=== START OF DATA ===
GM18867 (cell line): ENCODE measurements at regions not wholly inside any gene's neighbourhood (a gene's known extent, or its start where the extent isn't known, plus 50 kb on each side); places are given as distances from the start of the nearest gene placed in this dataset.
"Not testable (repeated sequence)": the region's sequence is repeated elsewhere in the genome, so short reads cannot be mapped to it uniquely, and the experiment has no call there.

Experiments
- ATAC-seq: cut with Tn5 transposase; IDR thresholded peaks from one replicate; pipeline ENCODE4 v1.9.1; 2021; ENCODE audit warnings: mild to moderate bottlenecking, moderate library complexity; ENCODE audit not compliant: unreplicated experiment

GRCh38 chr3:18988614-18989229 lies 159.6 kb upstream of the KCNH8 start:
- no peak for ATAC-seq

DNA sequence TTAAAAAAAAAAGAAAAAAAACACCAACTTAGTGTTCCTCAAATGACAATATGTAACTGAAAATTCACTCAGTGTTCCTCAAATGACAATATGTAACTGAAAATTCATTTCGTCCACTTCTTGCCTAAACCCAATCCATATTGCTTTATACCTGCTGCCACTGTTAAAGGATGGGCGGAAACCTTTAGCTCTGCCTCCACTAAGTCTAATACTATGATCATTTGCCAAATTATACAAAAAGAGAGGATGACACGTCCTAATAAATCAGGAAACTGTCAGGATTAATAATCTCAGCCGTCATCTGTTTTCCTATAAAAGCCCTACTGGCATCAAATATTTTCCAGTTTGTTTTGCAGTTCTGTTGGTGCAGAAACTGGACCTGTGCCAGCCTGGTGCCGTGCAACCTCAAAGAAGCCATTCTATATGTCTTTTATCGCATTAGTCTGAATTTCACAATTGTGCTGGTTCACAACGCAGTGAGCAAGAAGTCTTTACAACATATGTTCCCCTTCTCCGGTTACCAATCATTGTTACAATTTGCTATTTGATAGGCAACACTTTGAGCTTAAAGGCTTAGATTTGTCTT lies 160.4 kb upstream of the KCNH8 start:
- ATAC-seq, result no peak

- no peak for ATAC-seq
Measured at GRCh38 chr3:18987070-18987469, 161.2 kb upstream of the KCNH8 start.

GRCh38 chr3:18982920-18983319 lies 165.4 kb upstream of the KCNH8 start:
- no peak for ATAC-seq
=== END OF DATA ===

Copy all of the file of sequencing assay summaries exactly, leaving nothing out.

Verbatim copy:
GM18867 (cell line): ENCODE measurements at regions not wholly inside any gene's neighbourhood (a gene's known extent, or its start where the extent isn't known, plus 50 kb on each side); places are given as distances from the start of the nearest gene placed in this dataset.
"Not testable (repeated sequence)": the region's sequence is repeated elsewhere in the genome, so short reads cannot be mapped to it uniquely, and the experiment has no call there.

Experiments
- ATAC-seq: cut with Tn5 transposase; IDR thresholded peaks from one replicate; pipeline ENCODE4 v1.9.1; 2021; ENCODE audit warnings: mild to moderate bottlenecking, moderate library complexity; ENCODE audit not compliant: unreplicated experiment

GRCh38 chr3:18988614-18989229 lies 159.6 kb upstream of the KCNH8 start:
- no peak for ATAC-seq

DNA sequence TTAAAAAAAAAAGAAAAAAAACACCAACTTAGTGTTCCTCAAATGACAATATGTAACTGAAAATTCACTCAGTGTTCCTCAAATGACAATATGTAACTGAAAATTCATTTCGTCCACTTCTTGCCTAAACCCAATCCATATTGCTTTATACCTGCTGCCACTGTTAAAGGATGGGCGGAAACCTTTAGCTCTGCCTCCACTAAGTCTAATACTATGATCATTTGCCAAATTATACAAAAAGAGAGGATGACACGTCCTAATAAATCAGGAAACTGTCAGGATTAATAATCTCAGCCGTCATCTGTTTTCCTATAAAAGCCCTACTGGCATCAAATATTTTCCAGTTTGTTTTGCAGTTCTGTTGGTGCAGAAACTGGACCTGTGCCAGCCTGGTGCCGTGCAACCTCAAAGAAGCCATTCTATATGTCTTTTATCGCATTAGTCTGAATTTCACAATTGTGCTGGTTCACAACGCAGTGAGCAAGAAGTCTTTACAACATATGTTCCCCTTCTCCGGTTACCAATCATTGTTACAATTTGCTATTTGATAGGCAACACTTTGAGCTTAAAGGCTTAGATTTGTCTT lies 160.4 kb upstream of the KCNH8 start:
- ATAC-seq, result no peak

- no peak for ATAC-seq
Measured at GRCh38 chr3:18987070-18987469, 161.2 kb upstream of the KCNH8 start.

GRCh38 chr3:18982920-18983319 lies 165.4 kb upstream of the KCNH8 start:
- no peak for ATAC-seq